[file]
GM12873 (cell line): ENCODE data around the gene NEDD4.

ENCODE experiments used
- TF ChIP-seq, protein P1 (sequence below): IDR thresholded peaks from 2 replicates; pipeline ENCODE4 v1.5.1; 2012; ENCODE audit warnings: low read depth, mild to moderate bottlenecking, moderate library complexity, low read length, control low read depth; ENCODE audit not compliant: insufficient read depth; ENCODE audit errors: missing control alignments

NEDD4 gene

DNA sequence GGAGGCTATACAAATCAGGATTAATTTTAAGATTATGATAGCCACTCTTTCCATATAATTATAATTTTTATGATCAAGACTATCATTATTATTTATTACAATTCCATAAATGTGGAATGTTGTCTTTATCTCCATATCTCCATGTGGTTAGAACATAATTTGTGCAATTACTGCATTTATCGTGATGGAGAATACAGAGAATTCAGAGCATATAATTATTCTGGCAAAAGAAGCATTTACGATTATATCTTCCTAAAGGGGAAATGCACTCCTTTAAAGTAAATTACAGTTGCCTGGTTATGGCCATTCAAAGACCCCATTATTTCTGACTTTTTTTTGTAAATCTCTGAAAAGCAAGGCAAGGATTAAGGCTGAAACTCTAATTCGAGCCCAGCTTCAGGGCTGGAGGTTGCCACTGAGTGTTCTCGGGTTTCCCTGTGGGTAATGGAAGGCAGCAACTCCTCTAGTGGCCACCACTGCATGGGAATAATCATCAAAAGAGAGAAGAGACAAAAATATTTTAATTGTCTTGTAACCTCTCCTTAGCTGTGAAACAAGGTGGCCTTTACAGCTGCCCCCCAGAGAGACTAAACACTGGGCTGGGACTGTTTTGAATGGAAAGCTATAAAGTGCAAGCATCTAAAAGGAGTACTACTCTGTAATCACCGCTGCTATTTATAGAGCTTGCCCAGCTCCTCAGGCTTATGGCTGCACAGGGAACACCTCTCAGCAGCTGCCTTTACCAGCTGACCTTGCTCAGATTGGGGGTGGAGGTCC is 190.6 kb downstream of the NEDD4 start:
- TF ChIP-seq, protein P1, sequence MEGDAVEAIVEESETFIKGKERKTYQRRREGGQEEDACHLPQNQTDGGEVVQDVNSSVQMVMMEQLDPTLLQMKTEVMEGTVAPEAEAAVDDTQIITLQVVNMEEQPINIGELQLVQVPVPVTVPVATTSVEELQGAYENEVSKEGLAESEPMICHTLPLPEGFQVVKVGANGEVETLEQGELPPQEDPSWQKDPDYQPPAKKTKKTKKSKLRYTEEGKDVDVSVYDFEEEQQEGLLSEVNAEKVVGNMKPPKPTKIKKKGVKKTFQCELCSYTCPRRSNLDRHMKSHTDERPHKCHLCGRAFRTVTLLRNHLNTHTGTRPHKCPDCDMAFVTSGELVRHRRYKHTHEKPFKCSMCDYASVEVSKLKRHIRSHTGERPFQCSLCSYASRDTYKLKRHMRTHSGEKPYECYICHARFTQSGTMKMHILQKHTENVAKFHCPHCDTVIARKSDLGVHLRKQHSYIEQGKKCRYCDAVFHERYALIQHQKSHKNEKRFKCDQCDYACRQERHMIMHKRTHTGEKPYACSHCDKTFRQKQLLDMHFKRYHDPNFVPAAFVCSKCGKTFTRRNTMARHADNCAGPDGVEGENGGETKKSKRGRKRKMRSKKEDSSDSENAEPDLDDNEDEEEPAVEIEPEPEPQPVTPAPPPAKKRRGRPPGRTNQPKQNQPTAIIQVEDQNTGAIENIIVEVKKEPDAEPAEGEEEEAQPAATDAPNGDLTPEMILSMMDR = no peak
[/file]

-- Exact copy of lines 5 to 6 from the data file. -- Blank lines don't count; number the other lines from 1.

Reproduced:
DNA sequence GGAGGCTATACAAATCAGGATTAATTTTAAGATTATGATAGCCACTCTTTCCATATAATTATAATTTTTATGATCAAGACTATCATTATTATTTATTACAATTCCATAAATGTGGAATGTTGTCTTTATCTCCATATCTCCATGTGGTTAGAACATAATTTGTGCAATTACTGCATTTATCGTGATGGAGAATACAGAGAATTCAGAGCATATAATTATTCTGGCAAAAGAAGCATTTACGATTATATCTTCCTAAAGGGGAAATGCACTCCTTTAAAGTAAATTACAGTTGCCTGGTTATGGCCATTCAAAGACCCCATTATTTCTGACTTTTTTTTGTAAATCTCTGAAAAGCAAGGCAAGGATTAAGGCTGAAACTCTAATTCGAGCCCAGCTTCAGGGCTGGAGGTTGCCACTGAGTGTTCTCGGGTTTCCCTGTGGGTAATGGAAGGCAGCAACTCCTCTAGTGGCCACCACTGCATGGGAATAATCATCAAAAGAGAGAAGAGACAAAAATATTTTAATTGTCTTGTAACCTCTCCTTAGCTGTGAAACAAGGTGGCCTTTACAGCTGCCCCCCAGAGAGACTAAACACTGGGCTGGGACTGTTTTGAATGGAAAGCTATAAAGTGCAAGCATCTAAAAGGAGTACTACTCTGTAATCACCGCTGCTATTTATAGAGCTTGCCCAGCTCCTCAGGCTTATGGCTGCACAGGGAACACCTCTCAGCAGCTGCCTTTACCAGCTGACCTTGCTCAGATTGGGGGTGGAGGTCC is 190.6 kb downstream of the NEDD4 start:
- TF ChIP-seq, protein P1, sequence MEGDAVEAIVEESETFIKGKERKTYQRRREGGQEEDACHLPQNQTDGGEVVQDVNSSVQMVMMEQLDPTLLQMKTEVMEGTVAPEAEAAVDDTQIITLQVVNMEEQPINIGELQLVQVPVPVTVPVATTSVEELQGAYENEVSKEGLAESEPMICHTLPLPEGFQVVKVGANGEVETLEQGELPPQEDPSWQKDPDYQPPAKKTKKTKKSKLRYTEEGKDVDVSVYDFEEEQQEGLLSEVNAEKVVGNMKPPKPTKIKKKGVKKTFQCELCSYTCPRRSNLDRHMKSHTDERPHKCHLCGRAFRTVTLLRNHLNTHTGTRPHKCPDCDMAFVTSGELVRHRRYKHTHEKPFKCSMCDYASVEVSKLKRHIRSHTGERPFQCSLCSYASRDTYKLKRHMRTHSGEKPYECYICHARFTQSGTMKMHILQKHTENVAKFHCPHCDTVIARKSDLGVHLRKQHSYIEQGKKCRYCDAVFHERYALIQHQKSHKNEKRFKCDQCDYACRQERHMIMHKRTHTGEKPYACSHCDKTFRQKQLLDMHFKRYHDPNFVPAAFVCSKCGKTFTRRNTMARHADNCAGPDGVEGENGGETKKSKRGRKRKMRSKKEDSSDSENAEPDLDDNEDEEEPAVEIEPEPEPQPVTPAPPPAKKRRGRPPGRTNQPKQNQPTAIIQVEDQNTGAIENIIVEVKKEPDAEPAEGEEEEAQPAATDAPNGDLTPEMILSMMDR = no peak